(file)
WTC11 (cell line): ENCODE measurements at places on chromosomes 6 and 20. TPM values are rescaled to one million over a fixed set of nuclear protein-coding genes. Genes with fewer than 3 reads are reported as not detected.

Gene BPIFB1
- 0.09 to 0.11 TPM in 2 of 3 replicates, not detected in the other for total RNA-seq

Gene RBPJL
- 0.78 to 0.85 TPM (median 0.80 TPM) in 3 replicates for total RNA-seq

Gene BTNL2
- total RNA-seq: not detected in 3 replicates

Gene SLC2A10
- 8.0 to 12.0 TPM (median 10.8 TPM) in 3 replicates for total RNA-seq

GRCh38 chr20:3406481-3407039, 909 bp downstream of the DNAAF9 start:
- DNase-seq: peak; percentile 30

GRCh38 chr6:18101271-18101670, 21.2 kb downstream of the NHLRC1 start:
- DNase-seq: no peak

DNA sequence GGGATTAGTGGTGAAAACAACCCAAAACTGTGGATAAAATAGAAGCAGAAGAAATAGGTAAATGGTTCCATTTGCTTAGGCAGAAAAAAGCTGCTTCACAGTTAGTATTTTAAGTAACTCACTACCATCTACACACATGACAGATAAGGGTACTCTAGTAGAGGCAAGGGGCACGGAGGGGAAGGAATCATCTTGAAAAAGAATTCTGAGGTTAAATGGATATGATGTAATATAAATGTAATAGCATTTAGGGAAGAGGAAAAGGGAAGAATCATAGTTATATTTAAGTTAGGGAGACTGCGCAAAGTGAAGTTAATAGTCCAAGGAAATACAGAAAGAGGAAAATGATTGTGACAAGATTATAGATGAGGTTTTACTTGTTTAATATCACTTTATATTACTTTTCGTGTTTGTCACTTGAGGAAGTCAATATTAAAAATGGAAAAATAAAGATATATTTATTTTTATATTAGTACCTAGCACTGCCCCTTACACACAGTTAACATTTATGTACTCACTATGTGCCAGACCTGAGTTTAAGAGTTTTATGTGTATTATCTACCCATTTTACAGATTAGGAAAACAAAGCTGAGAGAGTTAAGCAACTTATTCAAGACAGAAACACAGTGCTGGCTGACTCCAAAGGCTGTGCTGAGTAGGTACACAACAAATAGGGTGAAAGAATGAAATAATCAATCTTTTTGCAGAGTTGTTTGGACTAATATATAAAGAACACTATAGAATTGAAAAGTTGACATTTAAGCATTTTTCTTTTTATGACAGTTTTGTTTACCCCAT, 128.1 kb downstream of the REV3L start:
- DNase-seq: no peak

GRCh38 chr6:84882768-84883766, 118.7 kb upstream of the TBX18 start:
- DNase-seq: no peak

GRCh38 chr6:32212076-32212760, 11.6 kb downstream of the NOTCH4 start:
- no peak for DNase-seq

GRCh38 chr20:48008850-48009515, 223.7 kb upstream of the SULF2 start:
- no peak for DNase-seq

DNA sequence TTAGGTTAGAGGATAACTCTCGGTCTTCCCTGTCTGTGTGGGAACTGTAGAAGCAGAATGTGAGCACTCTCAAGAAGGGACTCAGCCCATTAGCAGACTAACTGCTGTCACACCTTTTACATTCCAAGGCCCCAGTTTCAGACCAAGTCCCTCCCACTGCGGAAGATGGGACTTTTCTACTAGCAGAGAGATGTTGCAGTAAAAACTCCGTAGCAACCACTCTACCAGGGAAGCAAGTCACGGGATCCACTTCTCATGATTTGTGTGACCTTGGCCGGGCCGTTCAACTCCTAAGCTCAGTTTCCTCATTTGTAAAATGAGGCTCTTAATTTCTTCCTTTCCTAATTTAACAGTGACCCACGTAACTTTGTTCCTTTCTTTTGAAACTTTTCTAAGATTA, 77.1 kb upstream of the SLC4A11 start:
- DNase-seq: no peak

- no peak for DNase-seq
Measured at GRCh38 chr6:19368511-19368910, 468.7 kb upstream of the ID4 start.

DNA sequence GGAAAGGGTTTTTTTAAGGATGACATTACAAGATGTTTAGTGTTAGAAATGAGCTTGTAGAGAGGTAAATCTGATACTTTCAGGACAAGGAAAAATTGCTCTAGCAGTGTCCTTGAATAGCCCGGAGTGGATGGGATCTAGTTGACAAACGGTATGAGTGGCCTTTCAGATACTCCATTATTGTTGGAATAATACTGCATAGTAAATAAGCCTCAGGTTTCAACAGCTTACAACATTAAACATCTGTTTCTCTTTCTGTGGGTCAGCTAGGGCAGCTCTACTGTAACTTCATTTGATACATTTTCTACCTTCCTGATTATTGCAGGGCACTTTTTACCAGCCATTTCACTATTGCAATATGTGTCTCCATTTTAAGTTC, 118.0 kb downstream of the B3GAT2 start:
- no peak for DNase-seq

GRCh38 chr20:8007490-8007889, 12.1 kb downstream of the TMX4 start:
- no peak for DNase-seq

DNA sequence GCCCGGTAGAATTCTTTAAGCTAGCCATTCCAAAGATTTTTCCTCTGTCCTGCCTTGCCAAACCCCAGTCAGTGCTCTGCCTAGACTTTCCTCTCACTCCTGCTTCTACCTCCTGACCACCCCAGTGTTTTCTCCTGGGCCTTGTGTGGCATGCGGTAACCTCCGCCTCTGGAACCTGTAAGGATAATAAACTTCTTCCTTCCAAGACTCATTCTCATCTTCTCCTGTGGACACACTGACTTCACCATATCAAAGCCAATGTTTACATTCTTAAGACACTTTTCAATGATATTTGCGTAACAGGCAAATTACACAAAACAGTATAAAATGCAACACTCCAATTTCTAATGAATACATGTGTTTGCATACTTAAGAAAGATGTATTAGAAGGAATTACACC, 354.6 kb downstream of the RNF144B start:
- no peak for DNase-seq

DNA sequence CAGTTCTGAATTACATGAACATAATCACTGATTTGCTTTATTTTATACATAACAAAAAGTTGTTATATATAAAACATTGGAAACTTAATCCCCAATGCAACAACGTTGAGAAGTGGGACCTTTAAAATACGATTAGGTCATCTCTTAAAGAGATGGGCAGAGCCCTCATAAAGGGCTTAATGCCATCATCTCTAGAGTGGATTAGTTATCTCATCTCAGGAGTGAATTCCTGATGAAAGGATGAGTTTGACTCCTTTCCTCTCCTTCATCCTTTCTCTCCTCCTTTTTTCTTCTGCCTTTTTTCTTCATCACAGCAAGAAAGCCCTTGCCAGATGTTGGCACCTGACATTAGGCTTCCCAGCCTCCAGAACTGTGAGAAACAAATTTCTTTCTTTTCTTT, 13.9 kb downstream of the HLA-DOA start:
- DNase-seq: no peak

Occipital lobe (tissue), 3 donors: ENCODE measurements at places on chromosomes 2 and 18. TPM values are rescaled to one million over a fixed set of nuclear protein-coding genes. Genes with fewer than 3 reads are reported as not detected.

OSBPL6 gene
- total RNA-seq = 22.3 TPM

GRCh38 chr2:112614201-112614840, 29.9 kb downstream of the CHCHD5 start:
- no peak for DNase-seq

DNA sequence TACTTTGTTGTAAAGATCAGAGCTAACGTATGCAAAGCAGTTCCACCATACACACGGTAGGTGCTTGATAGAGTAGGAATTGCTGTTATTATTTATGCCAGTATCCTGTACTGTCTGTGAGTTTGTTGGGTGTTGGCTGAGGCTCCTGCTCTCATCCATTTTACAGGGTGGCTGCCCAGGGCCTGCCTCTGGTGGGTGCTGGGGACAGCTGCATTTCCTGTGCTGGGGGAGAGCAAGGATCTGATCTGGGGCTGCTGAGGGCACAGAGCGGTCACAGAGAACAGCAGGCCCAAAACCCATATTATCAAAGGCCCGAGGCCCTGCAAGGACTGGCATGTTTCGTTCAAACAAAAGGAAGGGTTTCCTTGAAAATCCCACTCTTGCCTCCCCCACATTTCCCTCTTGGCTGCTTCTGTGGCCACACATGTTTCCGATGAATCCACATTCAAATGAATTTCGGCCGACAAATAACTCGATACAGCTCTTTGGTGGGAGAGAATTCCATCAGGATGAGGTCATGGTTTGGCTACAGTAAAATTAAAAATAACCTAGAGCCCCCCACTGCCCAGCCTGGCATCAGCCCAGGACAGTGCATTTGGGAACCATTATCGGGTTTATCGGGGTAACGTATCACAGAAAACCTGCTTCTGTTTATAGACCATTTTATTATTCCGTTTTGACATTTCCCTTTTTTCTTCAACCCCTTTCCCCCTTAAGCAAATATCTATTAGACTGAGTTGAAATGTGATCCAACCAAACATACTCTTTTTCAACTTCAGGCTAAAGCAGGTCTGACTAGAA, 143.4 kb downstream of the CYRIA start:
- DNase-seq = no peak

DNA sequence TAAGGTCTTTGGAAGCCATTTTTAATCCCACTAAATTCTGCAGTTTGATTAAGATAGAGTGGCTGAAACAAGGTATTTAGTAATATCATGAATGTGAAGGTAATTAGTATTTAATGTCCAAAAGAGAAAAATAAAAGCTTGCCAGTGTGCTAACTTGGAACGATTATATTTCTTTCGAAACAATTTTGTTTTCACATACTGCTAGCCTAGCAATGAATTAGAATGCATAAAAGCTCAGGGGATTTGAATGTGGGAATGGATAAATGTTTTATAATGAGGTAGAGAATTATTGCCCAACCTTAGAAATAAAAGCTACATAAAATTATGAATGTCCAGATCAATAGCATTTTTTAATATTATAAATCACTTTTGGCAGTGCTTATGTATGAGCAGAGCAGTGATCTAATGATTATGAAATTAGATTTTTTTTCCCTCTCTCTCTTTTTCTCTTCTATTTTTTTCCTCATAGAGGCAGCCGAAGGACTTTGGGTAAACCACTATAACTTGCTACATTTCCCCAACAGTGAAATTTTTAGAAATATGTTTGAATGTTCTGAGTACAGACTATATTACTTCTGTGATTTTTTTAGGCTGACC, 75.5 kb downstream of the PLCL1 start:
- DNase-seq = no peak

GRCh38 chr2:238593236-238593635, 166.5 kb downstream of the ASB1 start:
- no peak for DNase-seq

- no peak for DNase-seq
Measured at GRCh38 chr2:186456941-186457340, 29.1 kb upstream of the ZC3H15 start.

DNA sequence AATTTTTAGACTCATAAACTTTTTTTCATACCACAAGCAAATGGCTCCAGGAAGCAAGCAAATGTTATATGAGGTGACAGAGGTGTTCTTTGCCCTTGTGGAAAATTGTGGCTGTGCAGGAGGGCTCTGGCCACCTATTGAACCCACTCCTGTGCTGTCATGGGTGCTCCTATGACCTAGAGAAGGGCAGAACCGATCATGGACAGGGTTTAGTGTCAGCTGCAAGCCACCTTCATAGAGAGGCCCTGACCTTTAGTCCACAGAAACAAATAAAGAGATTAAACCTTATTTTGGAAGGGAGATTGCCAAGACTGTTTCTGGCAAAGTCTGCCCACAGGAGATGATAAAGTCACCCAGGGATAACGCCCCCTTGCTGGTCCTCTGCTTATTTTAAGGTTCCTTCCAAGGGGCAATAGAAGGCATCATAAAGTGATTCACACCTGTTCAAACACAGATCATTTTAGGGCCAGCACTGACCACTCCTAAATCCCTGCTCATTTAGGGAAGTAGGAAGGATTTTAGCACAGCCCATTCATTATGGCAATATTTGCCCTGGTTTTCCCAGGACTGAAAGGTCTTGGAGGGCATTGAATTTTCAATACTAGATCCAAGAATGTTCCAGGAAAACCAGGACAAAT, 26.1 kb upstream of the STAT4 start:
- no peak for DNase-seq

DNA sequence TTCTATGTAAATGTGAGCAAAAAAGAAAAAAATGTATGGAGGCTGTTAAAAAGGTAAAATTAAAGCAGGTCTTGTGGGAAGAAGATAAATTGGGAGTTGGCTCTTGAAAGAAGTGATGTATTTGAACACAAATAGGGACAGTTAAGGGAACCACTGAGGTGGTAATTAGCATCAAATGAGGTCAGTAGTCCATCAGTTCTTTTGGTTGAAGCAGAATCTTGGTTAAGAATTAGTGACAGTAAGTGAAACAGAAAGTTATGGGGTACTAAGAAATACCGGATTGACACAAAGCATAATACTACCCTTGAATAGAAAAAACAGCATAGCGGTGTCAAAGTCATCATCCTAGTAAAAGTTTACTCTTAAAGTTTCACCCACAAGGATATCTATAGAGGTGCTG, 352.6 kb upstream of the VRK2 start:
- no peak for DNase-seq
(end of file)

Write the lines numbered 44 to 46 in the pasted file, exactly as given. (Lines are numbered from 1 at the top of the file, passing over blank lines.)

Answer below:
- no peak for DNase-seq

- no peak for DNase-seq
Measured at GRCh38 chr2:186456941-186457340, 29.1 kb upstream of the ZC3H15 start.